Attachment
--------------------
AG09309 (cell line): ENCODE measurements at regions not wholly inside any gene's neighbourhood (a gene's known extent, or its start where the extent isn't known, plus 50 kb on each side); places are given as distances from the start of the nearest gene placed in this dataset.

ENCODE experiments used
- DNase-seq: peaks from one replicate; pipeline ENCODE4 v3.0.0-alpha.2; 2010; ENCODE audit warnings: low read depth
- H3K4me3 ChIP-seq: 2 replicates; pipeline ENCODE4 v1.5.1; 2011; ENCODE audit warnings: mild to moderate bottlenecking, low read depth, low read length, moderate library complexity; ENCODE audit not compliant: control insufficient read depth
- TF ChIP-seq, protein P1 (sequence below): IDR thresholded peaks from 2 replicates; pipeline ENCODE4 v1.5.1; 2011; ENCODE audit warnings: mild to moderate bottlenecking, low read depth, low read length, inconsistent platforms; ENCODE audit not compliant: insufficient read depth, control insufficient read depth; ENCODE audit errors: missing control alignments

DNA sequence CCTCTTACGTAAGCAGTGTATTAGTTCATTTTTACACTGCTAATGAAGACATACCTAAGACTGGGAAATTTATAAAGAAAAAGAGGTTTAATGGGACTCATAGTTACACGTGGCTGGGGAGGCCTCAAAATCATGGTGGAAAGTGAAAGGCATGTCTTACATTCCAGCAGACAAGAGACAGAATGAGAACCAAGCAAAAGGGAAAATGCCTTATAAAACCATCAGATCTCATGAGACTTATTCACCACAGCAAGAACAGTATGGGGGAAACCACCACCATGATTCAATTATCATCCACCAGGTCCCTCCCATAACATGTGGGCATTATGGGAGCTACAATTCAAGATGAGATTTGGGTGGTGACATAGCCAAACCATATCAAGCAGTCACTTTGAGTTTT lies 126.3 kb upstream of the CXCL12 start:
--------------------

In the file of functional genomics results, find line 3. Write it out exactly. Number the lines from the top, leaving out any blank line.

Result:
- DNase-seq: peaks from one replicate; pipeline ENCODE4 v3.0.0-alpha.2; 2010; ENCODE audit warnings: low read depth